Like “The Death Song of Uther Pendragon”, I really loved this whole episode. It was great to see some old characters return and good to see some pretty big storylines being wrapped up.
Princess Mithian and King Rodor
Janet Montgomery was lovely as Mithian although I have to admit, for a lot of it she just displayed rather pained facial expressions as she tried to communicate her predicament to Arthur and Merlin. Still, she was as graceful and honourable as ever and certainly easy on the eye. I think I might have preferred her with lighter hair though.
In “Another’s Sorrow”, we were introduced to James Fox in his role as King Rodor of Nemeth, Mithian’s father. Special mention goes to this fine actor; we didn’t get to see much of him but thank goodness he got in a little bit of sword-wielding action.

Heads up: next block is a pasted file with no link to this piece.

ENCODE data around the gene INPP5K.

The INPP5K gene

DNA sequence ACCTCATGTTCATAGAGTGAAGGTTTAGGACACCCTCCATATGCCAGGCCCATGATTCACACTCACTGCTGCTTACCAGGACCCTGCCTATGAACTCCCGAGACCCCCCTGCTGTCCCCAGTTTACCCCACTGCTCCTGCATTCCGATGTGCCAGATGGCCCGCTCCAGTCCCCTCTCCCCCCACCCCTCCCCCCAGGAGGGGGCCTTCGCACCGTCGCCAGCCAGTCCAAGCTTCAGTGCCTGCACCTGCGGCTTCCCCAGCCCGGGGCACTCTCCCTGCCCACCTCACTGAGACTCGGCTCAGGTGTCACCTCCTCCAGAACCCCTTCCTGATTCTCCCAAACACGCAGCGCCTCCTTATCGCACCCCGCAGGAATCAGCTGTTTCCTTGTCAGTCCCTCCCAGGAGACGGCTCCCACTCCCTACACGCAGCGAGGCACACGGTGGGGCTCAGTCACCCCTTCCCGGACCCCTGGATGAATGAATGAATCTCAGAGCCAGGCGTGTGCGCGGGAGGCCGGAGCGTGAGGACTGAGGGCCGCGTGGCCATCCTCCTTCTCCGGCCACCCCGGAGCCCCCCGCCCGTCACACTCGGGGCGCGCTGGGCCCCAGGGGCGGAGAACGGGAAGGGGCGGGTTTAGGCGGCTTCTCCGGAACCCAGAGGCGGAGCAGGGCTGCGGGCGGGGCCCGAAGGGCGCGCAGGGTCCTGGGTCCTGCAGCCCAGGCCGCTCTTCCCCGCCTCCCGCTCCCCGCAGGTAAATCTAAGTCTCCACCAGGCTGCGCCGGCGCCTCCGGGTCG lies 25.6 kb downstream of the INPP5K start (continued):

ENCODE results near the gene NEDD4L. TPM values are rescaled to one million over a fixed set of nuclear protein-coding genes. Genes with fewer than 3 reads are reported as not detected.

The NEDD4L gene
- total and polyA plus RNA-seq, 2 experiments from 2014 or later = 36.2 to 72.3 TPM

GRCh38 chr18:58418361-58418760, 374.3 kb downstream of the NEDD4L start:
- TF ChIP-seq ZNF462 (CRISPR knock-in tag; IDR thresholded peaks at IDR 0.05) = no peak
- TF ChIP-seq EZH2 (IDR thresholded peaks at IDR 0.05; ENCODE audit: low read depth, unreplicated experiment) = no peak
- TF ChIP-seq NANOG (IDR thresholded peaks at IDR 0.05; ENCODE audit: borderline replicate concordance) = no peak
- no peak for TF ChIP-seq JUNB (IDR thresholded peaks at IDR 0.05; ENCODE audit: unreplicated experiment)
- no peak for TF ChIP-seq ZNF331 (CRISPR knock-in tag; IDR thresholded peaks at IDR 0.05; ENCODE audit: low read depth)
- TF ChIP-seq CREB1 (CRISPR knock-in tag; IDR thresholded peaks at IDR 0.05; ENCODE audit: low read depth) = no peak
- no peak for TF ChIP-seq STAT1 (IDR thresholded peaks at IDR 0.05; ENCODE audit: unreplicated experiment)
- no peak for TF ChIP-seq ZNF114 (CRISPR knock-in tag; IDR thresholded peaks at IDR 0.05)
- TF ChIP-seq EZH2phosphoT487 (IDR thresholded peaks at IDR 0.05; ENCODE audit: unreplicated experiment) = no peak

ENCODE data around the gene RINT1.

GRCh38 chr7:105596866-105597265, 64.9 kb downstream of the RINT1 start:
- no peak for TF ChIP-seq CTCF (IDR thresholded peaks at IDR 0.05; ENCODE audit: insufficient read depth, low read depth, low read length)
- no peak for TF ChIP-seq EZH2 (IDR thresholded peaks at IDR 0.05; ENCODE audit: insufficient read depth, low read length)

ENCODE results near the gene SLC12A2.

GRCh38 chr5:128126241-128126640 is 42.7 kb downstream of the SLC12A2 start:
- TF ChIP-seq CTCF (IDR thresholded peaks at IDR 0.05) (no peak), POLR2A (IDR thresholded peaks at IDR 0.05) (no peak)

It’s not often I have anything nice to say about Morgana (no offense intended to Katie McGrath) but I quite enjoyed her in this episode. In the opening scenes, she was looking positively evil, obviously having been to Cruella De Vil’s school of hair design. Naturally, she is coming up with yet another scheme in her relentless desire to relieve Arthur of his throne, but at least she was pretty frank about it.
For the bulk of the episode, we see Morgana disguised as an old crone and somehow about this crumpled old hag with the gravelly voice was far more appealing to me than what we usually see of Morgana.
Challenging King Arthur